It is this kind of fear, suspense, sense of dread and grab-you-by-the-nuts thrills that we seek to achieve in writing horror. And it doesn’t come easy. The reader needs to believe it is happening to begin with to even think of being scared. So how do you make things that are implausible seem as likely to walk up to your door and ring the bell as the Avon Lady?

I’d like to write a scary book, but I’m not sure if it’s in me, but I’m giving it a go. The last time I tried to write a horror – also about zombies – it turned into a comedy called Day of the Living Pizza (homage to Night of the Living Dead), but it was okay because it was written for a ten-year-old boy. It was also a story for charity (included in The Gage Project, published by Inknbeans Press), and that’s another subject altogether – how writing something for a charitable cause can really inspire you and get you writing. I wrote Pizza in a couple of days because the incentive was there. And it was a lot of fun. I think any procrastinators (like me) out there will get that!

Anyway, back to scary... Horror isn’t normally the genre I pick when reading a book nowadays, but I read a lot of them as a teenager. I loved – and still do – Stephen King (well, who doesn’t?). Thrills are the thing I’m looking for and scary descriptions, and suspense that slowly builds until you just want it all over as the suspense is literally killing you or some of the characters, as the case may be. The Shining is one of those great horror books, including a scene that freaked me (if I say bath, you’ll know) and I loved many others – Carrie, Christine, Salem’s Lot, Pet Cemetary, Cujo (so sad), Misery and The Stand. Actually, listing them is making me want to read them. IT is also on my to-read list.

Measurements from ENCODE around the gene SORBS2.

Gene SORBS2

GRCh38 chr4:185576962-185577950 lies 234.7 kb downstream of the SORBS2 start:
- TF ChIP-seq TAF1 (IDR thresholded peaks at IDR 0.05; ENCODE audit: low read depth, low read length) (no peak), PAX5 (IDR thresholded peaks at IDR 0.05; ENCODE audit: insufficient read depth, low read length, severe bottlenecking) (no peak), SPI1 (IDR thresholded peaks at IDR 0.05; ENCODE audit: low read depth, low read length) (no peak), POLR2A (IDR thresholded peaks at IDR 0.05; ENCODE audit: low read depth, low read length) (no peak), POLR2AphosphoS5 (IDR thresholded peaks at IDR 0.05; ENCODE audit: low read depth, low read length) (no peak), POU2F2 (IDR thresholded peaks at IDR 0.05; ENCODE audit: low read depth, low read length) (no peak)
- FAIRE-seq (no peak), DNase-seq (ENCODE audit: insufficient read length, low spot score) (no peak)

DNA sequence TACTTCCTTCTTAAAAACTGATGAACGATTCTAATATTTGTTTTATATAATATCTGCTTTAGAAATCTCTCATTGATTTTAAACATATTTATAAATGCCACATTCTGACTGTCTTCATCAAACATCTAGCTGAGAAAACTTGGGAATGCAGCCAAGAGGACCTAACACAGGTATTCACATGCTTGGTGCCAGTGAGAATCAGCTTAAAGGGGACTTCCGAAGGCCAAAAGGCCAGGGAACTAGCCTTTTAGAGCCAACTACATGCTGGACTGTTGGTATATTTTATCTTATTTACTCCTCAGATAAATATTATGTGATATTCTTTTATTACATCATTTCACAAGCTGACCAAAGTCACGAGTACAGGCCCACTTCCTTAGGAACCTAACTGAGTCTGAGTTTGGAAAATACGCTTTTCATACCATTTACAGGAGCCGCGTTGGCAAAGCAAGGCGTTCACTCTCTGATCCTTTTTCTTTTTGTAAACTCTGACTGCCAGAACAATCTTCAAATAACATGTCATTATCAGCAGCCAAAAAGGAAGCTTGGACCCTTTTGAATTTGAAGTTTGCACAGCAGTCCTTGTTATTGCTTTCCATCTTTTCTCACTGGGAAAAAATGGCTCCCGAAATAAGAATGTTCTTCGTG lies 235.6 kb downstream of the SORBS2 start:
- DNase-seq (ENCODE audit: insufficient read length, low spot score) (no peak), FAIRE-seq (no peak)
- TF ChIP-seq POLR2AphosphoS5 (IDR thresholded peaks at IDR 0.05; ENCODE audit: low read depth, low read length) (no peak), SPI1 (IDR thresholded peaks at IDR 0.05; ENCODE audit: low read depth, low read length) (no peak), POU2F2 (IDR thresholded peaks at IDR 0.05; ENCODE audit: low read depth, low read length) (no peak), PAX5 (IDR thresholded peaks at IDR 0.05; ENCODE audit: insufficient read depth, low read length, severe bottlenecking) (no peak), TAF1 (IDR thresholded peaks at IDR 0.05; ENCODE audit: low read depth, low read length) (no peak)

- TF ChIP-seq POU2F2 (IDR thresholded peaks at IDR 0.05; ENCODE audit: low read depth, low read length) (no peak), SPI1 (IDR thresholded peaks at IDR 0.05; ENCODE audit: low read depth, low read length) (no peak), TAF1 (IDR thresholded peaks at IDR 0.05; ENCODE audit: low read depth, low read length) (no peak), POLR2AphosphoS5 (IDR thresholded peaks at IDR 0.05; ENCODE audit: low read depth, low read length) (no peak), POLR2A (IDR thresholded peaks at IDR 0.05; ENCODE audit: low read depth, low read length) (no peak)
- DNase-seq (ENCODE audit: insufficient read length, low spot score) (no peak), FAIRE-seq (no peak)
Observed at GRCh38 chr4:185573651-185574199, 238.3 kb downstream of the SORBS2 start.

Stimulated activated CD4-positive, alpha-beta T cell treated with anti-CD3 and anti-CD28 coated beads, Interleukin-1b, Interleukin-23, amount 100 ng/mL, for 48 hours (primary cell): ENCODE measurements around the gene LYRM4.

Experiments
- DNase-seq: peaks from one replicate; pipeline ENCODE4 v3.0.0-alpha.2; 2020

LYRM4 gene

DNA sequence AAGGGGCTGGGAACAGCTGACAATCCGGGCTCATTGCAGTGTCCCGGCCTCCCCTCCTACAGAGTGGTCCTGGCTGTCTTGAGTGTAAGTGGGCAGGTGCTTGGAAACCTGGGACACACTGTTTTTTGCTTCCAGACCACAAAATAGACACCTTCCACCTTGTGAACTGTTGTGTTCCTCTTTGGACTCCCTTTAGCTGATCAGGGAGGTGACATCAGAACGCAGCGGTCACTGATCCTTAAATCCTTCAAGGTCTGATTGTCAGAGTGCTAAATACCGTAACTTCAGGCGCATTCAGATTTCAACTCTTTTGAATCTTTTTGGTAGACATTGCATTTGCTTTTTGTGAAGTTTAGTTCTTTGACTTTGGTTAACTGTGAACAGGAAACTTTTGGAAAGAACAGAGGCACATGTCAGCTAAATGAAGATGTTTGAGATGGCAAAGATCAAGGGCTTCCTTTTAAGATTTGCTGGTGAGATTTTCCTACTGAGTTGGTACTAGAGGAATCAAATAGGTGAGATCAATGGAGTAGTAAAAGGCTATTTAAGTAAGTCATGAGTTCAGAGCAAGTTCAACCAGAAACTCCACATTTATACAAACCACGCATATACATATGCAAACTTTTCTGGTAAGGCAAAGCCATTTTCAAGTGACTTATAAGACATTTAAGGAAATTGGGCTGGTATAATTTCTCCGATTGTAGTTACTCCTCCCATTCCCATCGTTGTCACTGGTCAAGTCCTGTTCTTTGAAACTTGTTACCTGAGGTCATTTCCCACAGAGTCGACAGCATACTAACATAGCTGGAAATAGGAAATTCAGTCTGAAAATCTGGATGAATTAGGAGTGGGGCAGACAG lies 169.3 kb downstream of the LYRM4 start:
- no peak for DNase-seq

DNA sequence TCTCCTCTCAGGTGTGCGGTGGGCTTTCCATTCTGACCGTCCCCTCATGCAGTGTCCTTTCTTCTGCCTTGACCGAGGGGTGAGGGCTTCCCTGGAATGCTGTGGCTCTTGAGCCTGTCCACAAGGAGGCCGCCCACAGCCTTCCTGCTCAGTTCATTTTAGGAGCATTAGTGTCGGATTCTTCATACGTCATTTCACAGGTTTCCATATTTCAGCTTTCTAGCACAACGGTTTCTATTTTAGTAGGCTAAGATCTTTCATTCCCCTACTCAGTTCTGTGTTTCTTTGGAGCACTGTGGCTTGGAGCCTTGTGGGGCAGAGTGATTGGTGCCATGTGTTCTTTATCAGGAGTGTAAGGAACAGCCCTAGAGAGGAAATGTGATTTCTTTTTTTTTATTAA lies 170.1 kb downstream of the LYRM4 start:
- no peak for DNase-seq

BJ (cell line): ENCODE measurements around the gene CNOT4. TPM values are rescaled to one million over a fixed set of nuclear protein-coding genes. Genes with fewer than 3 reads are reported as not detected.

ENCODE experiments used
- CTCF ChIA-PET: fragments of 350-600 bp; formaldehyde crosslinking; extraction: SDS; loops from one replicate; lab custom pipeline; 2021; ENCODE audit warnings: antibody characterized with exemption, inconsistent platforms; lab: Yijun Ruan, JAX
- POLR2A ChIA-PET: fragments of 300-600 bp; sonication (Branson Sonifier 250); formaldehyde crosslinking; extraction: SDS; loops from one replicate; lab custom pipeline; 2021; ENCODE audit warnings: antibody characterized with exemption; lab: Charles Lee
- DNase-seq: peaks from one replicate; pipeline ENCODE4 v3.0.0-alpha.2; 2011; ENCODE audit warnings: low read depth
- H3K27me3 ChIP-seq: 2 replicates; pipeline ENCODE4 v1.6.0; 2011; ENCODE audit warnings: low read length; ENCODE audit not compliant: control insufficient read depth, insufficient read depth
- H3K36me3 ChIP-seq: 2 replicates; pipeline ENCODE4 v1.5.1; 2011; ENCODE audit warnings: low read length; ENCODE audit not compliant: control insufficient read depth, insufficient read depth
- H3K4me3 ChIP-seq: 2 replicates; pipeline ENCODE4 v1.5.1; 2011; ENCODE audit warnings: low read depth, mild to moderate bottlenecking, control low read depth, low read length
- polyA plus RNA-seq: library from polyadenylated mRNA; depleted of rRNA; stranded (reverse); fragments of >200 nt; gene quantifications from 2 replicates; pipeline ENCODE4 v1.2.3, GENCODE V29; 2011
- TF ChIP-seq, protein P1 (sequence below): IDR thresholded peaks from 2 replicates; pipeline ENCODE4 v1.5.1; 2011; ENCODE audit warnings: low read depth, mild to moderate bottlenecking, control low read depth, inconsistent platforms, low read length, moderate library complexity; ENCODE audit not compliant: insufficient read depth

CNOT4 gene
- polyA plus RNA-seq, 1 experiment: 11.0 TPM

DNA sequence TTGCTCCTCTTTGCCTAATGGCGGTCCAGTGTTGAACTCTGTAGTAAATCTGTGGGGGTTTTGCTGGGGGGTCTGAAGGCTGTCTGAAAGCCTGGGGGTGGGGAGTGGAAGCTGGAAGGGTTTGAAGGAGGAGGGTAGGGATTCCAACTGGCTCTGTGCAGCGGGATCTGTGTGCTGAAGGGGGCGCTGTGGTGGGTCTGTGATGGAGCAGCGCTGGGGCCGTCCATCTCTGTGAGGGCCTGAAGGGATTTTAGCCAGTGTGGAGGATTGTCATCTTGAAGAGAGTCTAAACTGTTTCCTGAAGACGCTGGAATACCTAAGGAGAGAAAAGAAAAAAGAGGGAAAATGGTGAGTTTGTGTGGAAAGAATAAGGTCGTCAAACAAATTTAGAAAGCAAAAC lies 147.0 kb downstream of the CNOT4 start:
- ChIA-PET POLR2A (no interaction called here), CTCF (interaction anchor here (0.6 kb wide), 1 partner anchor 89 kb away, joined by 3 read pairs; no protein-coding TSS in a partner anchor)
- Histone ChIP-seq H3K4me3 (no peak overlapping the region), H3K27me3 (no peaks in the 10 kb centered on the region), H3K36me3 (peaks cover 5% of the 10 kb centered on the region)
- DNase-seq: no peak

I think it’s hard to write endings. You watch so many films where the ending is an anti-climax, but I never thought that with King’s books. Keeping the reader hooked and giving them a slam-dunk ending is genius. When you can sit back and say “Well, I didn’t see that coming”, you know you’ve read a good one.

Back to Richard Matheson, I was astonished to find that he also wrote The Shrinking Man, Hell House, What Dreams May Come, Bid Time Return (filmed as Somewhere in Time, which made me cry), A Stir of Echoes and Duel (also wrote the screenplay). On top of that he penned TV episodes of The Twilight Zone and wrote the scripts for The Devil Rides Out and The Raven, amongst others. Looking at his books, they cross genres – horror, thriller, romance, supernatural, etc. That’s just cool as I’ve heard people say you should stick to one genre when writing. Where’s the fun in that?

But what is horror fiction?